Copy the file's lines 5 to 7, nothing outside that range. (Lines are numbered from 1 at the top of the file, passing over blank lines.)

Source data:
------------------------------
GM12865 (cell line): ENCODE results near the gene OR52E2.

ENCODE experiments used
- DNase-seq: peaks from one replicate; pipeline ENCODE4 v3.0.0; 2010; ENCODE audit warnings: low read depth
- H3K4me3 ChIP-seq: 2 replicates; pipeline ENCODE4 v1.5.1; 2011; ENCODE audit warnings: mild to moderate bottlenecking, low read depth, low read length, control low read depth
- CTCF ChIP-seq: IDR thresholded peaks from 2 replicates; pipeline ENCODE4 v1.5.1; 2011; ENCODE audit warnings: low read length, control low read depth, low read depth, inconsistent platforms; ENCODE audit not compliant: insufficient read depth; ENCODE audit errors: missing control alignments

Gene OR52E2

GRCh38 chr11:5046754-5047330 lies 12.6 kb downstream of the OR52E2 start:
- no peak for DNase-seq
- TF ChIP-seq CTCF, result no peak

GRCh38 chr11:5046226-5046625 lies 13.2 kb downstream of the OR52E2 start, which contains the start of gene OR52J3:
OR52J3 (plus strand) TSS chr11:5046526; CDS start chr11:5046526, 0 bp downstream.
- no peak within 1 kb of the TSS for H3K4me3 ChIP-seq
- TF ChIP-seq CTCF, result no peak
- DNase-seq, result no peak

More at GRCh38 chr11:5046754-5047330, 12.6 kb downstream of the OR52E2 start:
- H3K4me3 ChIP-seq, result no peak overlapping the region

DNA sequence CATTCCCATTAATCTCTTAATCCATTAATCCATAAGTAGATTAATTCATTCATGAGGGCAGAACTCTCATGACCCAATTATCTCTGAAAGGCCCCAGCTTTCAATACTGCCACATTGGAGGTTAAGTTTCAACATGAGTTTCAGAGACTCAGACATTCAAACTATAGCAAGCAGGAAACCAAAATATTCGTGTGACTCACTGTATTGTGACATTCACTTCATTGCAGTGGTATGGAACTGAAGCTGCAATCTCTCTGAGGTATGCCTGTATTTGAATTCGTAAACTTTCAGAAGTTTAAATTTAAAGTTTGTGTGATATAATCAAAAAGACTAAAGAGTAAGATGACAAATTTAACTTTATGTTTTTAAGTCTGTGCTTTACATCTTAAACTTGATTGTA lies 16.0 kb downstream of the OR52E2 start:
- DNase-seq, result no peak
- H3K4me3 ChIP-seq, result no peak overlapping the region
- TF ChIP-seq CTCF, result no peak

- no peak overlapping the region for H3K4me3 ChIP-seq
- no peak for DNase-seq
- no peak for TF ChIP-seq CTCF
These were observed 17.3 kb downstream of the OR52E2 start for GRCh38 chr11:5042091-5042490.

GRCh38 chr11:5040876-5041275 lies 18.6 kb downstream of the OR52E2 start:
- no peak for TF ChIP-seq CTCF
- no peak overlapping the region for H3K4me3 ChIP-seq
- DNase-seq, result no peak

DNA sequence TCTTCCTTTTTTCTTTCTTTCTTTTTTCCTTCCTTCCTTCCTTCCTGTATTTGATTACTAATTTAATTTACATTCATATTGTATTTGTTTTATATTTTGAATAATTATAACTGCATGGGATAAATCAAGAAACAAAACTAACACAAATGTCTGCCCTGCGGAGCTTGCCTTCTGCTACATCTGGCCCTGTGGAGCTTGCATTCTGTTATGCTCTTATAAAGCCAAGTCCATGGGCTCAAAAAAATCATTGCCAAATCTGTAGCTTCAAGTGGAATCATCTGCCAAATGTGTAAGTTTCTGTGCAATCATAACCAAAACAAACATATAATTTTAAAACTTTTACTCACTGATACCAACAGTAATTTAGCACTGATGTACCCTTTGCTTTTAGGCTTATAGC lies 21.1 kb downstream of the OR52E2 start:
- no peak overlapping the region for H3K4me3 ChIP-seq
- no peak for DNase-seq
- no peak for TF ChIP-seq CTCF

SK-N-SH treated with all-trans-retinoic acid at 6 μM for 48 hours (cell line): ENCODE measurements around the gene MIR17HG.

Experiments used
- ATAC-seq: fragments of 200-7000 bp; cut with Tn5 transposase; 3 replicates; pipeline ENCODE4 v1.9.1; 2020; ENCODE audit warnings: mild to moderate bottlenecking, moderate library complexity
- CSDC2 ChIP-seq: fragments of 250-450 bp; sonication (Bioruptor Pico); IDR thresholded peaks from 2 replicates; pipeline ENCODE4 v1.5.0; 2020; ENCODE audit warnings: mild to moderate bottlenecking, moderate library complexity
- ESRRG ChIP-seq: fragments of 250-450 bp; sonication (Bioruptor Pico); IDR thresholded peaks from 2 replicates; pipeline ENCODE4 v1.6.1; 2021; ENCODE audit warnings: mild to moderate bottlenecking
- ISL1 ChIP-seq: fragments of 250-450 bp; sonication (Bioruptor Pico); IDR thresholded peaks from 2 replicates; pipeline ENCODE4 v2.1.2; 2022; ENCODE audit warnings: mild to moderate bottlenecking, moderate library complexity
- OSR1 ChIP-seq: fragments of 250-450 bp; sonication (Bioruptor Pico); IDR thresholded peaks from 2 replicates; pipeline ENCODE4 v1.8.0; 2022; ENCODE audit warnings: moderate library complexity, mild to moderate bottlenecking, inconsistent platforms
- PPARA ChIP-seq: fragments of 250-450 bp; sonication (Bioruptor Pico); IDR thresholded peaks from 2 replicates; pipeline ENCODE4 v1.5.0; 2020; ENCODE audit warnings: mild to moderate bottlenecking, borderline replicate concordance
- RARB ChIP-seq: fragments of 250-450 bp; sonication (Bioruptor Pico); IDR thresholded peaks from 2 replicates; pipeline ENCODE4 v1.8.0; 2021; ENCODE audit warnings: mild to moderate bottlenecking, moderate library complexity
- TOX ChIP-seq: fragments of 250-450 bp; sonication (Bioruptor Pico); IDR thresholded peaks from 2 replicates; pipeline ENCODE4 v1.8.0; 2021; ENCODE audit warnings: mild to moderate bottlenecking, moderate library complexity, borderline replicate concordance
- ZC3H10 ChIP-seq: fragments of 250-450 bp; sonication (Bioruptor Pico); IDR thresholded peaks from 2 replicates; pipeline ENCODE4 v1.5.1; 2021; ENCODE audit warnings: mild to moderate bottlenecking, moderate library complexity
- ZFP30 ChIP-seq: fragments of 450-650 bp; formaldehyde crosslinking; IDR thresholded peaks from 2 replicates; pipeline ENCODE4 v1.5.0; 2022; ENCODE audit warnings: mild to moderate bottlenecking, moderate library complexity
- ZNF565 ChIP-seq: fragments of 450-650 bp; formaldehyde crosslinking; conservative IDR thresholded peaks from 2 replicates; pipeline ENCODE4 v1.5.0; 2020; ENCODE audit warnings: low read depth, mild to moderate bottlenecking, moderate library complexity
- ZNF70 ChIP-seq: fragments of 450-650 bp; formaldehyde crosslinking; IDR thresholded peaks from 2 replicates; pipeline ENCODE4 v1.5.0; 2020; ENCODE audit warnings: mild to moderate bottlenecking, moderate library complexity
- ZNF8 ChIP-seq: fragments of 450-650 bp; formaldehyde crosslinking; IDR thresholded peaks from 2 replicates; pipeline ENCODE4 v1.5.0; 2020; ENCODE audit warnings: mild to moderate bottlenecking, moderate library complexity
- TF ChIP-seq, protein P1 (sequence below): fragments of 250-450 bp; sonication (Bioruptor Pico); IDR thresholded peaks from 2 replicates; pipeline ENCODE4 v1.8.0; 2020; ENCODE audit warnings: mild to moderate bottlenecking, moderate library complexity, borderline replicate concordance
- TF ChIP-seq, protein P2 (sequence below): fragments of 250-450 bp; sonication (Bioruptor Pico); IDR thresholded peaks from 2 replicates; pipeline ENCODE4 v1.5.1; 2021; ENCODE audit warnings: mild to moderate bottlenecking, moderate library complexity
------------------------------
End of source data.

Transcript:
- CTCF ChIP-seq: IDR thresholded peaks from 2 replicates; pipeline ENCODE4 v1.5.1; 2011; ENCODE audit warnings: low read length, control low read depth, low read depth, inconsistent platforms; ENCODE audit not compliant: insufficient read depth; ENCODE audit errors: missing control alignments

Gene OR52E2

GRCh38 chr11:5046754-5047330 lies 12.6 kb downstream of the OR52E2 start: